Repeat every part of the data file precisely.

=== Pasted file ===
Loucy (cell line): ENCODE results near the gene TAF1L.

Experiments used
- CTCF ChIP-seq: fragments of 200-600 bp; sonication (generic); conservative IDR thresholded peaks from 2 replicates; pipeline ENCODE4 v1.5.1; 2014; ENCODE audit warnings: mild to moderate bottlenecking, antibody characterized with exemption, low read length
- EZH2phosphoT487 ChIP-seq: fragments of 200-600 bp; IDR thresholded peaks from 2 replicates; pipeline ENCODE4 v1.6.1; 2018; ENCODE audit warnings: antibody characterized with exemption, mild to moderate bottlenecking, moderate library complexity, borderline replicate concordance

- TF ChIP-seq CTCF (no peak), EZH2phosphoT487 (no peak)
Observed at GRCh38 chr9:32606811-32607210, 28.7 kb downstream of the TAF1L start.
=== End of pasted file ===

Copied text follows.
Loucy (cell line): ENCODE results near the gene TAF1L.

Experiments used
- CTCF ChIP-seq: fragments of 200-600 bp; sonication (generic); conservative IDR thresholded peaks from 2 replicates; pipeline ENCODE4 v1.5.1; 2014; ENCODE audit warnings: mild to moderate bottlenecking, antibody characterized with exemption, low read length
- EZH2phosphoT487 ChIP-seq: fragments of 200-600 bp; IDR thresholded peaks from 2 replicates; pipeline ENCODE4 v1.6.1; 2018; ENCODE audit warnings: antibody characterized with exemption, mild to moderate bottlenecking, moderate library complexity, borderline replicate concordance

- TF ChIP-seq CTCF (no peak), EZH2phosphoT487 (no peak)
Observed at GRCh38 chr9:32606811-32607210, 28.7 kb downstream of the TAF1L start.